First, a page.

Book reviews by Jane Corry
- Credit: Archant
Feeling a bit low? Tackling a tricky problem? Books are a great medicine! Jane Corry has chosen some titles that will lift your spirits.
BEN’S STORY by Norman Tebbit. Bretwalda Books. £7.99
When Sam is paralysed in a car crash, his life changes for ever. But then he meets Ben, a Labrador, and together they embark on a thrilling adventure involving MI6 and a ruthless gang of drug smugglers. This isn’t a new book but the issues are still highly relevant. Norman Tebbit, whose wife was paralysed in the Brighton bombings, will be talking about his writing and political career at the Sidmouth Literary Festival on Saturday, June 16, at 7.30pm. Tickets will go on sale shortly at Winstones, the library and the tourist office. It’s expected to be a sell-out so don’t leave it too late!
MAYDAY IN JULY by Jim Rider. Published by Ottery St Mary Heritage Society. £9.99. Available through local bookshops and Amazon.
I’m always thrilled when readers write in to say they’ve enjoyed a title – or that they’ve written a book themselves. So when Jim Rider contacted me to ask if I’d read this, I was delighted. This true story is about a Vickers Viscount airliner which set off from a routine flight in 1980 from Santander to the UK but ended up in a farmer’s field near Ottery St Mary – with almost catastrophic results. Jim has a very readable style which combines fact with drama as well as some great photographs. It’s a testament to human skill, courage and perseverance and, as such, is a story that every man, woman and child in Devon should know.
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DEAR KATIE by Katie Thistleton. Orion £7.99.
It’s not easy being a teenager. I still remember the angst of unrequited love and that panic over whether I’d pass my exams in order to get to university. It seems that some problems haven’t changed over the years but now here’s a self-help book for 10- to 16-year-olds by presenter Katie Thistleton. The book takes the form of letters. One teenager is worried that her mother doesn’t love her any more. Another wants to stop blushing. Katie’s advice seems wise and positive. One answer is that ‘families are complicated because they’re made up of humans and humans are complicated’. As adults, we would do well to remember that ourselves.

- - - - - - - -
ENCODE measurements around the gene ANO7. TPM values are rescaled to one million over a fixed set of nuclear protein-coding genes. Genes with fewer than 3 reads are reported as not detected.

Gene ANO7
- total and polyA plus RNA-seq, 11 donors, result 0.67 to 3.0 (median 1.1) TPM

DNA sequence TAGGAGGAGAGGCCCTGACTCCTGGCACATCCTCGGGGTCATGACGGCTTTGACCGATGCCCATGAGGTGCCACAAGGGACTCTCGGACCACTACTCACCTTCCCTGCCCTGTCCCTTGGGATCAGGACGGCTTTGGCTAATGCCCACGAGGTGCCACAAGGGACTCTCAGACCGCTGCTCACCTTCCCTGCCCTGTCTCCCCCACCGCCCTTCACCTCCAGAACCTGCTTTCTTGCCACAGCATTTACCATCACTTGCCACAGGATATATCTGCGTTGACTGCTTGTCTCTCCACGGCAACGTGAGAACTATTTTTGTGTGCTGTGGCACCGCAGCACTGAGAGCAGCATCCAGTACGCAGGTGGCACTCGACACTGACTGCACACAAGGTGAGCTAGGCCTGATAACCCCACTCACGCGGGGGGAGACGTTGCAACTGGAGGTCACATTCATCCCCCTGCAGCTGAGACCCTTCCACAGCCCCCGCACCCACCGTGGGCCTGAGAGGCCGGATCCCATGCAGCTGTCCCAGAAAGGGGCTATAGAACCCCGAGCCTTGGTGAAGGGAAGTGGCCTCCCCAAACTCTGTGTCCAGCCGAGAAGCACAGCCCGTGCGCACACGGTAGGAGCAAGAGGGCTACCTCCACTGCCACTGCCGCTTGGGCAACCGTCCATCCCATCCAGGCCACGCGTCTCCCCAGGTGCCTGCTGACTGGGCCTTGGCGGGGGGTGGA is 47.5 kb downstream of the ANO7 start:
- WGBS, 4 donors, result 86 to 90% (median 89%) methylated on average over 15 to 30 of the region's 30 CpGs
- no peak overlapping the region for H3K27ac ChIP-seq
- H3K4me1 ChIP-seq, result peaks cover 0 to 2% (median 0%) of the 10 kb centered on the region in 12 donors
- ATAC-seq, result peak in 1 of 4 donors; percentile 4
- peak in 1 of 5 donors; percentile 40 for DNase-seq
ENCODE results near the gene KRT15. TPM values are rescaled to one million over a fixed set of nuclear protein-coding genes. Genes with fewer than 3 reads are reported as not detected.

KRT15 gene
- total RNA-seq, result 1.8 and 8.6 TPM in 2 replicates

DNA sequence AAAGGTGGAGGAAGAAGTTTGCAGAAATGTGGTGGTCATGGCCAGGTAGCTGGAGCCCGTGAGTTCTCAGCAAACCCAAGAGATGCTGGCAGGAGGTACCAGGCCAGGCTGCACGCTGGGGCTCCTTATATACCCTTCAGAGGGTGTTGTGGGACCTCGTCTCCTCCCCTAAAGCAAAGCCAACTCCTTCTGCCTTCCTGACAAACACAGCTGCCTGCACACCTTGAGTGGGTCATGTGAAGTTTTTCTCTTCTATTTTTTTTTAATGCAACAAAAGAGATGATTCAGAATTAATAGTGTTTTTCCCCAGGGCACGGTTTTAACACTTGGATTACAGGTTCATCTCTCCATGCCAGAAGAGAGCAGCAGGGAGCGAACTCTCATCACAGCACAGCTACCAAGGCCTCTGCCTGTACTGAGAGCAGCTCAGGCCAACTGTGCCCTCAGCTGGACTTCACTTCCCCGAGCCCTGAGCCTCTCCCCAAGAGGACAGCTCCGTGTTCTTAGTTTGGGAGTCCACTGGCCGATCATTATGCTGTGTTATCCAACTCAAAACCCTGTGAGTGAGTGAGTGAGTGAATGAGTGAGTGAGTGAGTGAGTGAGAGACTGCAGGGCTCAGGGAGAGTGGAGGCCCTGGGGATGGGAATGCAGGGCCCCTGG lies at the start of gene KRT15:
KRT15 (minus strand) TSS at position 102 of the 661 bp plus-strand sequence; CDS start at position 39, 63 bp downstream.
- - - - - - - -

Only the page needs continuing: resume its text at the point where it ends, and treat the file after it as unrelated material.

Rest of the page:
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SOMEBODY I USED TO KNOW by Wendy Mitchell. Bloomsbury. £9.99
Dementia isn’t funny. Yet the author manages to convey a sense of humour as well as practical tips in this extraordinary book. Wendy was diagnosed at only 58 years old after a fall while jogging. Initially shocked and angry, she has now worked out a way of coping which will also help others. When it becomes too hard to read novels, turn to poetry or short stories instead. If you keep losing the thread in speech conversations, use What’s App or text instead. Of course, there are no hard and fast solutions. But this is a hand along the road.
THE BEACH WEDDING by Dorothy Koomson. Arrow. £1.
Don’t have time to curl up with a book? You’re not alone. This is why, every year, Quick Reads teams up with publishers to produce short easy-to-understand novels. This is a story about weddings and secrets. When Tessa’s daughter arrives in Ghana to get married, she is excited but also scared. Will the ghosts of the past come back to haunt them? For more Quick Read suggestions, visit www.quickreads.org.uk.